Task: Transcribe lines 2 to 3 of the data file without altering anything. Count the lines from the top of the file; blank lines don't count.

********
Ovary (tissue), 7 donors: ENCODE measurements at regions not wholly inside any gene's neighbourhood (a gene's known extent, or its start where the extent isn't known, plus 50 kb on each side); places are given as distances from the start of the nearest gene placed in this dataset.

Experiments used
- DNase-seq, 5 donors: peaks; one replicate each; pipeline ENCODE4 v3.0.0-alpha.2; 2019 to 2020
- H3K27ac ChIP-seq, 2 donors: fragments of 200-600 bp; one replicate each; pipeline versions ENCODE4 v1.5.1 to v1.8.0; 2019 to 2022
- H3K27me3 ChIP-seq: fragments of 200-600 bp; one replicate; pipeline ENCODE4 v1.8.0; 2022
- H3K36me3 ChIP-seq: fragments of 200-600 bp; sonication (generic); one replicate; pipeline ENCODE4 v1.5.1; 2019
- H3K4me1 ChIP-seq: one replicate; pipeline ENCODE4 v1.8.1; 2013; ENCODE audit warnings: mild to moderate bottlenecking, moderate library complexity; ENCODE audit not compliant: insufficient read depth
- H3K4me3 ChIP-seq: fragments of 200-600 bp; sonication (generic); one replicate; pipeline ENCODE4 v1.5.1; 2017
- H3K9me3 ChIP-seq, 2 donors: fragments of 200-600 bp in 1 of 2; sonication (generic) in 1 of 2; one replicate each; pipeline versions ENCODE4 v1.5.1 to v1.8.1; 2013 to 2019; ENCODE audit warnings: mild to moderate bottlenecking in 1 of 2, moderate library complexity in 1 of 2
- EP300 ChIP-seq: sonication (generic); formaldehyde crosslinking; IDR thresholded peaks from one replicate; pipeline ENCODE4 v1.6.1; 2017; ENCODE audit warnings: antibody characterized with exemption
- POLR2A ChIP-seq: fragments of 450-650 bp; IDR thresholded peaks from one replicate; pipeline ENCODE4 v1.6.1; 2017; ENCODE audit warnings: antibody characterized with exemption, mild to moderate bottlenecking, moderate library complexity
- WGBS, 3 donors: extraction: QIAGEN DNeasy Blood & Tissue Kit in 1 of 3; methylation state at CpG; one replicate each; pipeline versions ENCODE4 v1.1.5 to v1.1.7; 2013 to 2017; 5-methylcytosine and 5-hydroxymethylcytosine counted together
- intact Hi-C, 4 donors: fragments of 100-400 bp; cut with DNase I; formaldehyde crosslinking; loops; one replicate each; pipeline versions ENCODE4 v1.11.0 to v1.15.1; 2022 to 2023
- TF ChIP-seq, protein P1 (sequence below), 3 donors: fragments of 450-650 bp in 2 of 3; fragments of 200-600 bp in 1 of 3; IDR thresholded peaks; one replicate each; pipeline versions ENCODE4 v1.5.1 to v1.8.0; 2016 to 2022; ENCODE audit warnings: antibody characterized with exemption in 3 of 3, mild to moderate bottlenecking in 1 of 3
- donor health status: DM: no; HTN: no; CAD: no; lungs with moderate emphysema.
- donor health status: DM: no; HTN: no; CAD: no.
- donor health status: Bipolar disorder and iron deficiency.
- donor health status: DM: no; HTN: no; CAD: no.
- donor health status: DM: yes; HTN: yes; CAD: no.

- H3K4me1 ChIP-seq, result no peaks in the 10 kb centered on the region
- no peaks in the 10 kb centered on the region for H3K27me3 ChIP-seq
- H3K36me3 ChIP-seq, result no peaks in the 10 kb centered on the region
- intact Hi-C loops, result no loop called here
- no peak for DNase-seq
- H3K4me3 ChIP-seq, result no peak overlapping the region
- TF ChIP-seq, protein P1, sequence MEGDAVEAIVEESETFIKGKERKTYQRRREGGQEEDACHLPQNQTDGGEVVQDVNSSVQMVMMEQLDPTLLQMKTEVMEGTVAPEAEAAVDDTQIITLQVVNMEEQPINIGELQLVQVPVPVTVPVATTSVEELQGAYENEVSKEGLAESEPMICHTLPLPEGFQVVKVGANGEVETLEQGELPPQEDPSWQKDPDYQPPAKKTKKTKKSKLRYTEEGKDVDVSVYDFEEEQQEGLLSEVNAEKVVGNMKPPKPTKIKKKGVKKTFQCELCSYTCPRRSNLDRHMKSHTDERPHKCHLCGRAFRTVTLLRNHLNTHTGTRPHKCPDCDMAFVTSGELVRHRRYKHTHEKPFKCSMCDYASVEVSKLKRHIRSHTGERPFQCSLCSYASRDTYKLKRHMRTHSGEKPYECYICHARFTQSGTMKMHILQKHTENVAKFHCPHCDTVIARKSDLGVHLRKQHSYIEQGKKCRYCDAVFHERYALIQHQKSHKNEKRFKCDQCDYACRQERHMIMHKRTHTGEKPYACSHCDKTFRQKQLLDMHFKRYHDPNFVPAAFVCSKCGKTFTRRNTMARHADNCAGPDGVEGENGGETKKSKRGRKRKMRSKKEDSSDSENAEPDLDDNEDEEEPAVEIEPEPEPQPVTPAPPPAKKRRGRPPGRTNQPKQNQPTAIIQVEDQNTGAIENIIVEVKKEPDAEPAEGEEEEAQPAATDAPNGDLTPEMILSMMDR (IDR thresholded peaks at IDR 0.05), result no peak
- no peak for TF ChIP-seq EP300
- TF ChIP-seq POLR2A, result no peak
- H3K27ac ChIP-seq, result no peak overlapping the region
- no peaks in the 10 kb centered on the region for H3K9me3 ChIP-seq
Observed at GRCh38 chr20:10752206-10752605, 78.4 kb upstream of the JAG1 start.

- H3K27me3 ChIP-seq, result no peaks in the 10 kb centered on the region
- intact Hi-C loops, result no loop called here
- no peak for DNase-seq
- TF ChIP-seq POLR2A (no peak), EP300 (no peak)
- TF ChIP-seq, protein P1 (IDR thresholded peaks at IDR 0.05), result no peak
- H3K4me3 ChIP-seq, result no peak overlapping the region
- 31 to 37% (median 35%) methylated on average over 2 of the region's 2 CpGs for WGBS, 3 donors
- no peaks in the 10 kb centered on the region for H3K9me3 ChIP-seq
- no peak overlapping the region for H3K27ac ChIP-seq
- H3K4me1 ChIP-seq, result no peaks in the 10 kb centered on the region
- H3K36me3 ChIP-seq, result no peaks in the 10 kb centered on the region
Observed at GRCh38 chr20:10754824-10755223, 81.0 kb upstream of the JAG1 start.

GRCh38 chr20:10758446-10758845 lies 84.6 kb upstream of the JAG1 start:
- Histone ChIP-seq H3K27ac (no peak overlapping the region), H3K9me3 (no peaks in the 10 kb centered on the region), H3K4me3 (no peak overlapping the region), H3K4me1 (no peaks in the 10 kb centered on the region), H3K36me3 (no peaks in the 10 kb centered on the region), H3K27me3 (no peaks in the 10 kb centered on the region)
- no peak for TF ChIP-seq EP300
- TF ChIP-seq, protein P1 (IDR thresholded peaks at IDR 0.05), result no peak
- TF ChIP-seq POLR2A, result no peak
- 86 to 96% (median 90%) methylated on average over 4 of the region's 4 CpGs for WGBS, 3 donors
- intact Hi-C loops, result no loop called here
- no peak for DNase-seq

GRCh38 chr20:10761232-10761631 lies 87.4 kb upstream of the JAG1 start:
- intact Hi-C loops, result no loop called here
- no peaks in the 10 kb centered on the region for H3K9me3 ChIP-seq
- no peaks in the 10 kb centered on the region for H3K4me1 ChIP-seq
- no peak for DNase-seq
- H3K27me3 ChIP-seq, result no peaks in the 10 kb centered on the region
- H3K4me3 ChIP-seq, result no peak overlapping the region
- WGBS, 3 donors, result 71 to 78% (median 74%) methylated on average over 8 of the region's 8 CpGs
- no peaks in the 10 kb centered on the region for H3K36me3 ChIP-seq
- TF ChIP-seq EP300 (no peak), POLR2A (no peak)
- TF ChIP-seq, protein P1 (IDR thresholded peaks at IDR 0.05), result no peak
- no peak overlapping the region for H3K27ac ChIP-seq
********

Experiments used
- DNase-seq, 5 donors: peaks; one replicate each; pipeline ENCODE4 v3.0.0-alpha.2; 2019 to 2020